Boo is extremely shy and introverted, but he is caring. He saves Jem's life and Scout's life. The statement that Harper Lee is making is that we should not judge a person until we really get to know that person. Boo Radley instinctively protected Jem and Scout. He is not some monster afterall.

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At the beginning of the novel, the children are afraid of Boo Radley and believe the unflattering rumors about him. In chapter one, the children meet Dill and Jem proceeds to tell him about their enigmatic, reclusive neighbor. Scout elaborates on Jem's fantastical description of Boo Radley by saying,

Boo was about six-and-a-half feet tall, judging from his tracks; he dined on raw squirrels and any cats he could catch, that’s why his hands were bloodstained—if you ate an animal raw, you could never wash the blood off. There was a long jagged scar that ran across his face; what teeth he had were yellow and rotten; his eyes popped, and he drooled most of the time (Lee, 13).

As a child, Scout believes Jem's description of Boo and subscribes to the neighborhood myths about him. However, Miss Maudie sheds light on Boo's true identity and personality in chapter five. When Scout inquires about Boo Radley, Miss Maudie responds by saying,

"I remember Arthur Radley when he was a boy. He always spoke nicely to me, no matter what folks said he did. Spoke as nicely as he knew how" (Lee, 46).

As the novel progresses, Scout matures and gains perspective on Boo Radley. Scout understands that Boo Radley is not a "malevolent phantom" and is simply a shy, compassionate man. After Boo Radley saves their lives during Bob Ewell's attack and kills their perpetrator, Sheriff Tate refuses to inform the community about Boo's heroics to protect him from the public limelight. When Atticus asks if Scout understands Sheriff Tate's reasoning, Scout metaphorically utilizes one of her father's earlier lessons by asking,

"Well, it’d be sort of like shootin‘ a mockingbird, wouldn’t it?" (Lee, 281).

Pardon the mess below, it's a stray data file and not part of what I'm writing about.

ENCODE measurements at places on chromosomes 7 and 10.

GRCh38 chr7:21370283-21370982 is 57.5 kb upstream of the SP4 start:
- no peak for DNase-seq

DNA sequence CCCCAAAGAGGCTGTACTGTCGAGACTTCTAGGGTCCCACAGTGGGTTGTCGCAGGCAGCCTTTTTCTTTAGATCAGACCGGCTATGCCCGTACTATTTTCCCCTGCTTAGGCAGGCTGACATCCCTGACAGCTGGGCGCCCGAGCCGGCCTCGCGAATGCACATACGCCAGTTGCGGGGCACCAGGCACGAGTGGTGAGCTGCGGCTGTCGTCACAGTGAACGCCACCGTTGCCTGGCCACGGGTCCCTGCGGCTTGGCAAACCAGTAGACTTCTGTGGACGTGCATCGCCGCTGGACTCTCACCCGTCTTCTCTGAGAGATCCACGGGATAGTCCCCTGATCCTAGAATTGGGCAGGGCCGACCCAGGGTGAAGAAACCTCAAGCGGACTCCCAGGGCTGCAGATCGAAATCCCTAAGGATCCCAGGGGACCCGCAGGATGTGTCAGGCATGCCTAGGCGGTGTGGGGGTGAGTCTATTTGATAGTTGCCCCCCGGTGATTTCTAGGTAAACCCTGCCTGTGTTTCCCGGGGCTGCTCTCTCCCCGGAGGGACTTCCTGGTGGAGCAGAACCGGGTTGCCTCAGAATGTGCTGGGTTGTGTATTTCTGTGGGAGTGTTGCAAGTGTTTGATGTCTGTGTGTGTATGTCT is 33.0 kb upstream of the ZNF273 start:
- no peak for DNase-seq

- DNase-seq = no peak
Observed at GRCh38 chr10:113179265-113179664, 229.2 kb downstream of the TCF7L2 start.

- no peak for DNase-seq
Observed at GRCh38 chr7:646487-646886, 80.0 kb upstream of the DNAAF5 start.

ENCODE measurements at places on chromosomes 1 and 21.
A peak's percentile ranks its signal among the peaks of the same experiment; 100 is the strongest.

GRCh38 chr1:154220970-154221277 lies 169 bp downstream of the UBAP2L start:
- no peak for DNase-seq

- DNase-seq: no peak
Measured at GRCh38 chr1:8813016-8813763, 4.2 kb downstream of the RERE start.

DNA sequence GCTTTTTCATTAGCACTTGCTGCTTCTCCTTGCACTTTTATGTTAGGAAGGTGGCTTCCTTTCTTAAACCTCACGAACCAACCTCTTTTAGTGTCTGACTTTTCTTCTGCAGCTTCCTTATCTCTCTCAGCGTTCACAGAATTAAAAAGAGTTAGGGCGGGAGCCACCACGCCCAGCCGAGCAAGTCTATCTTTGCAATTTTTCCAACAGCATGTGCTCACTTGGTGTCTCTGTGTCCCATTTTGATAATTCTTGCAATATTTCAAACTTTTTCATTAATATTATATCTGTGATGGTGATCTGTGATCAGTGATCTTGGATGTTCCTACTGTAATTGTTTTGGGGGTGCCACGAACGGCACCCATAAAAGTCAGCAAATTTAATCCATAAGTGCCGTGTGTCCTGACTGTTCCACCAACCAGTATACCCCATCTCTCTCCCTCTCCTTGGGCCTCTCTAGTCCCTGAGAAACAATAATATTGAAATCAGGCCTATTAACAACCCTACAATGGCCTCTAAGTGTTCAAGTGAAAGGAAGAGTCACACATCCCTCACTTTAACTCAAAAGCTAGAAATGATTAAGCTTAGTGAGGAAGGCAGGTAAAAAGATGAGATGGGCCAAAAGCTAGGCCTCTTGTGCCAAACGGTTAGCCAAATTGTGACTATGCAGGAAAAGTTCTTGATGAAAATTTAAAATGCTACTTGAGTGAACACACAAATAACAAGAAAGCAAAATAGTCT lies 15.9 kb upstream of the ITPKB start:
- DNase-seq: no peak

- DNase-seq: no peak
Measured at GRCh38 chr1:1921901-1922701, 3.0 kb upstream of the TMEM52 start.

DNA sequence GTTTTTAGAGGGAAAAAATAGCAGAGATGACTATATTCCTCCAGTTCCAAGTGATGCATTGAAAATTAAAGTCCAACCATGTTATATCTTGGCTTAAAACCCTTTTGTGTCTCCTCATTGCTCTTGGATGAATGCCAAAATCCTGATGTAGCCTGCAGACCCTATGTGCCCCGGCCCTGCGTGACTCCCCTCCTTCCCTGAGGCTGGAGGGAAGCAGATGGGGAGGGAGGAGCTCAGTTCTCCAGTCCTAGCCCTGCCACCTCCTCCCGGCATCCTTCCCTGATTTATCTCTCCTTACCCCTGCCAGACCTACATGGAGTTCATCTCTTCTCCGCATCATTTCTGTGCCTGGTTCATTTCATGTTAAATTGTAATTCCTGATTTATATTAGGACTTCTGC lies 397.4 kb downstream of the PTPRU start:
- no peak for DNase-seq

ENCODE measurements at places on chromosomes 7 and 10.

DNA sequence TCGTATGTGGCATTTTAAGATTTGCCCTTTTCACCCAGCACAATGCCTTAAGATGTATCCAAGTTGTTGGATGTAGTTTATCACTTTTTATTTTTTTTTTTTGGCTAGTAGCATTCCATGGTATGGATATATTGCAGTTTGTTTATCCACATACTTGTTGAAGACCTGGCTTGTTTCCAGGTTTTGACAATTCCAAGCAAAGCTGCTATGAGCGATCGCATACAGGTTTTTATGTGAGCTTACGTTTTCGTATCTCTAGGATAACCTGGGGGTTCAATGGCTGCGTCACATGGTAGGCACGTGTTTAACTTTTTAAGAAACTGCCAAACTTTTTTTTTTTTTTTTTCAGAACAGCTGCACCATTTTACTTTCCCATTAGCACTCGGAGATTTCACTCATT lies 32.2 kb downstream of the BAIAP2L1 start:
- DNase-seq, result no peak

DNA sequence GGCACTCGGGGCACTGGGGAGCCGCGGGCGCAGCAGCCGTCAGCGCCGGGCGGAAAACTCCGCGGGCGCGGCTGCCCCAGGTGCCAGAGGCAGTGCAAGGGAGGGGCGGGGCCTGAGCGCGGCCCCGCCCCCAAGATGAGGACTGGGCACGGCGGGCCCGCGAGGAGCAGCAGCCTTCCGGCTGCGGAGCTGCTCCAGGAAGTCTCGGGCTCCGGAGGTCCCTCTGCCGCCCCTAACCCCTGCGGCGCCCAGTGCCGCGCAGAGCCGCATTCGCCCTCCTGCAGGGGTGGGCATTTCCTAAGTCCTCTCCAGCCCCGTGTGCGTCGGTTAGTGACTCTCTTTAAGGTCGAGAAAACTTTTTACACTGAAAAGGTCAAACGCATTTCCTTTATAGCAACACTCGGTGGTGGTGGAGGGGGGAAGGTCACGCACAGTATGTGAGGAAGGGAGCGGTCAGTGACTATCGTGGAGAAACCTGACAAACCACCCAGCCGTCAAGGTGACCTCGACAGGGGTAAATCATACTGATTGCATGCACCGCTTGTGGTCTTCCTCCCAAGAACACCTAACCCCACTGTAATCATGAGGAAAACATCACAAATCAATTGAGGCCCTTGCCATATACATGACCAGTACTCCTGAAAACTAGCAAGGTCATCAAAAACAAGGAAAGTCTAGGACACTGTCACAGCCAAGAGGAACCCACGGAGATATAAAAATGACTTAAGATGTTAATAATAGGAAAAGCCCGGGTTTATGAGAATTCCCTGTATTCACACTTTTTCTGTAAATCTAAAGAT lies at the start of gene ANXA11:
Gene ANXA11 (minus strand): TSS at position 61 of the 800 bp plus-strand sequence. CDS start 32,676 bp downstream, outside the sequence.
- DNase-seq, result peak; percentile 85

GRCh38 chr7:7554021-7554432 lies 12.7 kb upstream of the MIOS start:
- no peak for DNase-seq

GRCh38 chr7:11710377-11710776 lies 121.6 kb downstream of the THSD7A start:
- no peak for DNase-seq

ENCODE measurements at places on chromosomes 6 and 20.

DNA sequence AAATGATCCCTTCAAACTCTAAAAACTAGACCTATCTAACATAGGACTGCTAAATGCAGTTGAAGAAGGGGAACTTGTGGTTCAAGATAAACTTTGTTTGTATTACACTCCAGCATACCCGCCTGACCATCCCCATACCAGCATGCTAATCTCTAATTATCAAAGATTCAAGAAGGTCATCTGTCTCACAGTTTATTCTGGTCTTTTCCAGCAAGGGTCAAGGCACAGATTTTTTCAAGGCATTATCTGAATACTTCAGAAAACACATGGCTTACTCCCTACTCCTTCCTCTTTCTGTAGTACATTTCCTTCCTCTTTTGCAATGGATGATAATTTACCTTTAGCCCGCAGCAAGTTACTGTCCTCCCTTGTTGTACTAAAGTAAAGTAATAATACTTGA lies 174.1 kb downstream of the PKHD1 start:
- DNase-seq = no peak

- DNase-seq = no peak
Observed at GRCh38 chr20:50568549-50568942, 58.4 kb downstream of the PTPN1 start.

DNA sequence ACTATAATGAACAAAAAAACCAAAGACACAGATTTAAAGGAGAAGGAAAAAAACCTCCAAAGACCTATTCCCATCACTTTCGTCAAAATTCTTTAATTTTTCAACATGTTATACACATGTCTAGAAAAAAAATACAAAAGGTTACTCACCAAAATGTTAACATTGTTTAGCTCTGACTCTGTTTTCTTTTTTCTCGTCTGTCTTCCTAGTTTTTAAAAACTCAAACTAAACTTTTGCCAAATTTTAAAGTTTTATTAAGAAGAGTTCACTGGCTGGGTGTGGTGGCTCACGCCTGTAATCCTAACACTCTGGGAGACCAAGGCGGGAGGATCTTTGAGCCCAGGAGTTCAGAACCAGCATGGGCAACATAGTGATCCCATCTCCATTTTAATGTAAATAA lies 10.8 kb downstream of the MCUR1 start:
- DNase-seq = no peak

Scout demonstrates her maturation and moral development by symbolically comparing Boo Radley to a mockingbird, which is a vulnerable, compassionate being.

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Boo Radley is introduced to readers as a sort of neighborhood "boogeyman."  The kids tell stories about him that are creepy and sound like something out of a horror movie.  For example, one of the first quotes about Boo Radley is about how he supposedly stabbed his father's leg with a pair of scissors. 

As Mr. Radley passed by, Boo drove the scissors into his parent’s leg, pulled them out, wiped them on his pants, and resumed his activities.

The scary factor that surrounds Boo is extended a bit in the next few paragraphs because readers are told that Mr. Radley likely keeps Boo chained up in the basement in order to keep everybody safe and away from Boo. 

Nobody knew what form of intimidation Mr. Radley employed to keep Boo out of sight, but Jem figured that Mr. Radley kept him chained to the bed most of the time.  

All of these notions about Boo are quite far from the truth, and Scout learns that Boo is an incredibly protective and loving neighbor.  At the end of the story, she has the following to say about Boo.  

Neighbors bring food with death and flowers with sickness and little things in between. Boo was our neighbor. He gave us two soap dolls, a broken watch and chain, a pair of good-luck pennies, and our lives.